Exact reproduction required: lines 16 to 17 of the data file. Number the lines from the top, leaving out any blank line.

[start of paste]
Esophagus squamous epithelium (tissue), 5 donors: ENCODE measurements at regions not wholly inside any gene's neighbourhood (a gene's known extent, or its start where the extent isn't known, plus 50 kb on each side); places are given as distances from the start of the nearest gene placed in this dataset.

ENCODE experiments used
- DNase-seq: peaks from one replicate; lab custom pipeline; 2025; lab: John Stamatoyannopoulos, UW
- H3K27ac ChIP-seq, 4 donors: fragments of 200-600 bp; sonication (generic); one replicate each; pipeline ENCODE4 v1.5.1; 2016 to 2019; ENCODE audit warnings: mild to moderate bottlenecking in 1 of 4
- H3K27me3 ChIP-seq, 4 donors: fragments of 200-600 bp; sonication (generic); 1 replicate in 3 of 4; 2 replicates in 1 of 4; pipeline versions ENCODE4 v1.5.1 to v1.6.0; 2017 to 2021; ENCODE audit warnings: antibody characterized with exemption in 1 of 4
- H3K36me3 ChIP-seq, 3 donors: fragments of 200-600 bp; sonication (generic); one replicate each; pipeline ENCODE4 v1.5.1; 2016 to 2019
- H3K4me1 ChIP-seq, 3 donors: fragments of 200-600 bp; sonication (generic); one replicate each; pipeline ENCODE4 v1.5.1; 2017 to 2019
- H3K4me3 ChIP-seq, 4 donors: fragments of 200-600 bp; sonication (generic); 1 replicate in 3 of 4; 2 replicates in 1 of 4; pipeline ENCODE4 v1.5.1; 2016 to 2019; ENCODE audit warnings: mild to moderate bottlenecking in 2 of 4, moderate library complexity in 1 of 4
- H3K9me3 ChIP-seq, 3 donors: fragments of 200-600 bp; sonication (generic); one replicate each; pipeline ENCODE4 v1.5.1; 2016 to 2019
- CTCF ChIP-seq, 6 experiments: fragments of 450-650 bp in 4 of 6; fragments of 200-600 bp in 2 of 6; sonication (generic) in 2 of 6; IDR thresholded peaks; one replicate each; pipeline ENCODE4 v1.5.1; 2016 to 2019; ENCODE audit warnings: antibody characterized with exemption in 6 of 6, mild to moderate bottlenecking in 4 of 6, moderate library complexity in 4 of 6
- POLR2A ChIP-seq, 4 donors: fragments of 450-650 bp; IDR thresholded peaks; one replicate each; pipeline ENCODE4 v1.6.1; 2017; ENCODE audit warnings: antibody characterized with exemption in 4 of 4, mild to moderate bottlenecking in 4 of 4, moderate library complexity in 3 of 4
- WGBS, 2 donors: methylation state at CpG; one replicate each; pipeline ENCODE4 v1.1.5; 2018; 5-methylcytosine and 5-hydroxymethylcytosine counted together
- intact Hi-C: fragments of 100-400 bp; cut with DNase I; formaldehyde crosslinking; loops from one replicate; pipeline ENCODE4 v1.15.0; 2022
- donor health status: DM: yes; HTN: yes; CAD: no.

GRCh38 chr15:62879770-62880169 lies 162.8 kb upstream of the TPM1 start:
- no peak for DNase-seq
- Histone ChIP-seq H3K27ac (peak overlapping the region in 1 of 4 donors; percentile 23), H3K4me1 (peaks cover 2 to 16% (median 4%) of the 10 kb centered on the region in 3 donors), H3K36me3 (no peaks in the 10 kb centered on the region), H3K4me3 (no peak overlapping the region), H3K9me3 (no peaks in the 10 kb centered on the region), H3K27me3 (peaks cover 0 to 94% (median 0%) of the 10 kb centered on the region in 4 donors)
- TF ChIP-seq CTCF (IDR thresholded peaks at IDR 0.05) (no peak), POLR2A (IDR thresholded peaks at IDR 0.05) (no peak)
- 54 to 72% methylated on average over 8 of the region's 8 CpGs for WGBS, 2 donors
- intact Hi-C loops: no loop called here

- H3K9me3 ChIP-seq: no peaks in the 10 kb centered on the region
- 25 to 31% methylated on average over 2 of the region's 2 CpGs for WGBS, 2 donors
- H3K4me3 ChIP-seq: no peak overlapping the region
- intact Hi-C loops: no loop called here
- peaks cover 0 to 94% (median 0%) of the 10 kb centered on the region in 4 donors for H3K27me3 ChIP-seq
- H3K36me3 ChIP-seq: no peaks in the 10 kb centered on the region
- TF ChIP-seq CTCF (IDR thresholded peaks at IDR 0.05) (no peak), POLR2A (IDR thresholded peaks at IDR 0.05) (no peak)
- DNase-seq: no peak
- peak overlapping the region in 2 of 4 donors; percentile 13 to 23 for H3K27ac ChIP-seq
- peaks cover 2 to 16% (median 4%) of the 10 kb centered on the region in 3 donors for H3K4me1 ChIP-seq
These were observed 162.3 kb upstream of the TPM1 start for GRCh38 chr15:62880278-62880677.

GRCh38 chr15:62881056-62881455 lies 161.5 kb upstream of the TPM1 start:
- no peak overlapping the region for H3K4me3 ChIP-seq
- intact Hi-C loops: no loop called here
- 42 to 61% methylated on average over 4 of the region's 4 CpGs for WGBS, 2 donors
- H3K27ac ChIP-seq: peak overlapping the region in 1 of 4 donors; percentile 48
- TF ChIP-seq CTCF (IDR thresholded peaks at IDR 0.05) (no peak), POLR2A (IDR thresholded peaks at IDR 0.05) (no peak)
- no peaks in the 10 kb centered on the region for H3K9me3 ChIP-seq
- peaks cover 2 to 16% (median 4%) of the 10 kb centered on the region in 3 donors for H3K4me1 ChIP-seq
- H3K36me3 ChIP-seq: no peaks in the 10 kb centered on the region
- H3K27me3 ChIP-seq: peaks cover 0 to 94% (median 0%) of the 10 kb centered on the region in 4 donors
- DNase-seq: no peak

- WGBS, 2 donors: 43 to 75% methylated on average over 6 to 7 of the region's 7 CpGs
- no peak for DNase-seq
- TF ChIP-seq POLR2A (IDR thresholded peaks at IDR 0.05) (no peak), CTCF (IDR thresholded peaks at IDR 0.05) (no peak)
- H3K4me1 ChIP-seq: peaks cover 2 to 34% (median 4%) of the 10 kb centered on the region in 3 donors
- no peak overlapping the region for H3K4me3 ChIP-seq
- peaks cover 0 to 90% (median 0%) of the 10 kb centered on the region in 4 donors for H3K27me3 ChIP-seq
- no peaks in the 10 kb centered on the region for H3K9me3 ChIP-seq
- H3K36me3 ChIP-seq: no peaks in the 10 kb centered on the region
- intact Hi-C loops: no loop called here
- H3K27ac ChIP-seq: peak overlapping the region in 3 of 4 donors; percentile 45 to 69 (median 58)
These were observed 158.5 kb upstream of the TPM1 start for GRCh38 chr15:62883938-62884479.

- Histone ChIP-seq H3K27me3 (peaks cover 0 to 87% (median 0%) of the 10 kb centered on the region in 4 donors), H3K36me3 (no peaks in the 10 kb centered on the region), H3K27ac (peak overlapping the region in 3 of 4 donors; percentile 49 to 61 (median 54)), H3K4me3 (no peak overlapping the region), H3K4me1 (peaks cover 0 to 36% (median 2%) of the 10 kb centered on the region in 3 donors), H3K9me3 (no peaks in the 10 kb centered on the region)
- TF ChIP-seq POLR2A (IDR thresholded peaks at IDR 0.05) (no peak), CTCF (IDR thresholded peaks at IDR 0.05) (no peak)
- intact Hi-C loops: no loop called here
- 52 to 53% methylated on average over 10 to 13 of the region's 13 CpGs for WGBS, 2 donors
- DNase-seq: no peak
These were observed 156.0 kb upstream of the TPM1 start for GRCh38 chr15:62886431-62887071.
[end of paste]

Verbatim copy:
- no peak for DNase-seq
- Histone ChIP-seq H3K27ac (peak overlapping the region in 1 of 4 donors; percentile 23), H3K4me1 (peaks cover 2 to 16% (median 4%) of the 10 kb centered on the region in 3 donors), H3K36me3 (no peaks in the 10 kb centered on the region), H3K4me3 (no peak overlapping the region), H3K9me3 (no peaks in the 10 kb centered on the region), H3K27me3 (peaks cover 0 to 94% (median 0%) of the 10 kb centered on the region in 4 donors)